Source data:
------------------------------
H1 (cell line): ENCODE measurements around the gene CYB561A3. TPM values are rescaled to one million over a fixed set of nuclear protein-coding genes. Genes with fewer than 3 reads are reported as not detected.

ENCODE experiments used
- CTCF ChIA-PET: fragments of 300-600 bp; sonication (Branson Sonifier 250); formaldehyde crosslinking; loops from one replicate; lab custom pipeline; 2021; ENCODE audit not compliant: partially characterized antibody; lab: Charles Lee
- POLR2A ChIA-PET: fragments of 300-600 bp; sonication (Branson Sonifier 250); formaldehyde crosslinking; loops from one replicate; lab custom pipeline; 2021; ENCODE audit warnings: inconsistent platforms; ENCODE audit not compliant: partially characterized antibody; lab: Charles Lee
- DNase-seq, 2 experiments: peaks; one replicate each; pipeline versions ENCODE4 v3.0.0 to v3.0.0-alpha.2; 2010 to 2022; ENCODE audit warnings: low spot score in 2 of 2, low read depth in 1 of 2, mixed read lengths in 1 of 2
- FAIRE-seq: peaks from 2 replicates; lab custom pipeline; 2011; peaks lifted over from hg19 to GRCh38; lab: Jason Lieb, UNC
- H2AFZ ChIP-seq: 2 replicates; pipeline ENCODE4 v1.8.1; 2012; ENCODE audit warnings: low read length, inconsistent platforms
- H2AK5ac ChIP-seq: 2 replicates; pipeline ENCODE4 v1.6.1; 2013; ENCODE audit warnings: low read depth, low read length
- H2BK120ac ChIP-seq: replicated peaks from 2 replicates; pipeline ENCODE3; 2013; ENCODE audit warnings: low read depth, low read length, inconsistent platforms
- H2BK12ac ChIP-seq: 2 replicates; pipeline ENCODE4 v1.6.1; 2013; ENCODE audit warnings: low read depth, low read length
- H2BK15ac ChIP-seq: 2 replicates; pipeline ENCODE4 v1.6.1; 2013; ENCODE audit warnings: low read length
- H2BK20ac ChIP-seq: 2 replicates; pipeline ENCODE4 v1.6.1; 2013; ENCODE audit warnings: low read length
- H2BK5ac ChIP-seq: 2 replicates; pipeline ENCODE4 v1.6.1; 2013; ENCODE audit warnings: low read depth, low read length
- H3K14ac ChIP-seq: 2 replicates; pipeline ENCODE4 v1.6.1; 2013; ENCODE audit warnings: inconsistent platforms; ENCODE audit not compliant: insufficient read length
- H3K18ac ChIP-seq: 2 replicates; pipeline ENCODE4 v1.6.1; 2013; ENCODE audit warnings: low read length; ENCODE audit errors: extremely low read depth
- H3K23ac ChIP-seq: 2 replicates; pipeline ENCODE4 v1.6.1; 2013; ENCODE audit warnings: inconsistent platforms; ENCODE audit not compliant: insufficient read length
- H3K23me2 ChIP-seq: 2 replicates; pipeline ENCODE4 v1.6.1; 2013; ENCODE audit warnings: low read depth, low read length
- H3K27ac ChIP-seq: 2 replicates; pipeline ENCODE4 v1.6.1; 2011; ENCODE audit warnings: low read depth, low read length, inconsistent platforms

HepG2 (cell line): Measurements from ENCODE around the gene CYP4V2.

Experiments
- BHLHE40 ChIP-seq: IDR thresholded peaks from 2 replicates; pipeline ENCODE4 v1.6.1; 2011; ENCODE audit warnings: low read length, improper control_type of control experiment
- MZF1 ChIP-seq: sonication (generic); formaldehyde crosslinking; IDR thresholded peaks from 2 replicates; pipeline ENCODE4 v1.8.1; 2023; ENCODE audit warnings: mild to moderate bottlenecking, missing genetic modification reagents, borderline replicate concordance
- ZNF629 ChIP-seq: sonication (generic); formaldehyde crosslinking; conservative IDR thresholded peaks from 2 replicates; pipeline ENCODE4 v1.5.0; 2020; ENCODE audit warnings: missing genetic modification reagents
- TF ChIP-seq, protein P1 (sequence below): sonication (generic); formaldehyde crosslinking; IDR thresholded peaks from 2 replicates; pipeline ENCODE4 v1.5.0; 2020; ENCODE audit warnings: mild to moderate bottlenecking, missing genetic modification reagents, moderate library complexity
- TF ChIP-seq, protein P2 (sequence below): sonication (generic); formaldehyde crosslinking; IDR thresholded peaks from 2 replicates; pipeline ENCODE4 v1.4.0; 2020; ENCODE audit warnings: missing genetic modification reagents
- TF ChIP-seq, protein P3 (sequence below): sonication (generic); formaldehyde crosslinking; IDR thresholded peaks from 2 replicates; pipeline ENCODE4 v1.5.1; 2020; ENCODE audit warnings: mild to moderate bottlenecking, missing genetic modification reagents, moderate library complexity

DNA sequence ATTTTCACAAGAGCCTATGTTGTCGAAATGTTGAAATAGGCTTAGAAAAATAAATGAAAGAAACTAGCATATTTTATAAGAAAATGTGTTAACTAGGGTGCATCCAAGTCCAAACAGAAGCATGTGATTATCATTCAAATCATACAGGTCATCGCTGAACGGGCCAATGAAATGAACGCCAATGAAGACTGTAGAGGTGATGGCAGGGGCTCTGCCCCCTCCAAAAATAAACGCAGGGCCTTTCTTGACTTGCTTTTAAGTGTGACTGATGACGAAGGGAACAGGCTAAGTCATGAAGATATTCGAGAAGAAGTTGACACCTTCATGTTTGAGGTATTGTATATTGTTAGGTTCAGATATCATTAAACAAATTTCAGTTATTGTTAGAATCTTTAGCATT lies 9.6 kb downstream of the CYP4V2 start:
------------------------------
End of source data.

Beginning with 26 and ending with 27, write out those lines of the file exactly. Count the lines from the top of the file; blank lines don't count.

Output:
- TF ChIP-seq, protein P3 (sequence below): sonication (generic); formaldehyde crosslinking; IDR thresholded peaks from 2 replicates; pipeline ENCODE4 v1.5.1; 2020; ENCODE audit warnings: mild to moderate bottlenecking, missing genetic modification reagents, moderate library complexity

DNA sequence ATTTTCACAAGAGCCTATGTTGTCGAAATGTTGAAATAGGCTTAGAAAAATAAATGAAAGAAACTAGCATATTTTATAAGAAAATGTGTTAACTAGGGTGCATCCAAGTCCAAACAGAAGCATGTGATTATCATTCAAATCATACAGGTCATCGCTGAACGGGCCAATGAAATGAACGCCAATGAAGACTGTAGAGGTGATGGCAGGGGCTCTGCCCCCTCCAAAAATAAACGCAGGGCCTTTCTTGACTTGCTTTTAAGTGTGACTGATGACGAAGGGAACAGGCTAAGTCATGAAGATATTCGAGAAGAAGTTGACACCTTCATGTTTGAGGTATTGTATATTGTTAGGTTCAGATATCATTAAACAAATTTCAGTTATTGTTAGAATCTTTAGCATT lies 9.6 kb downstream of the CYP4V2 start: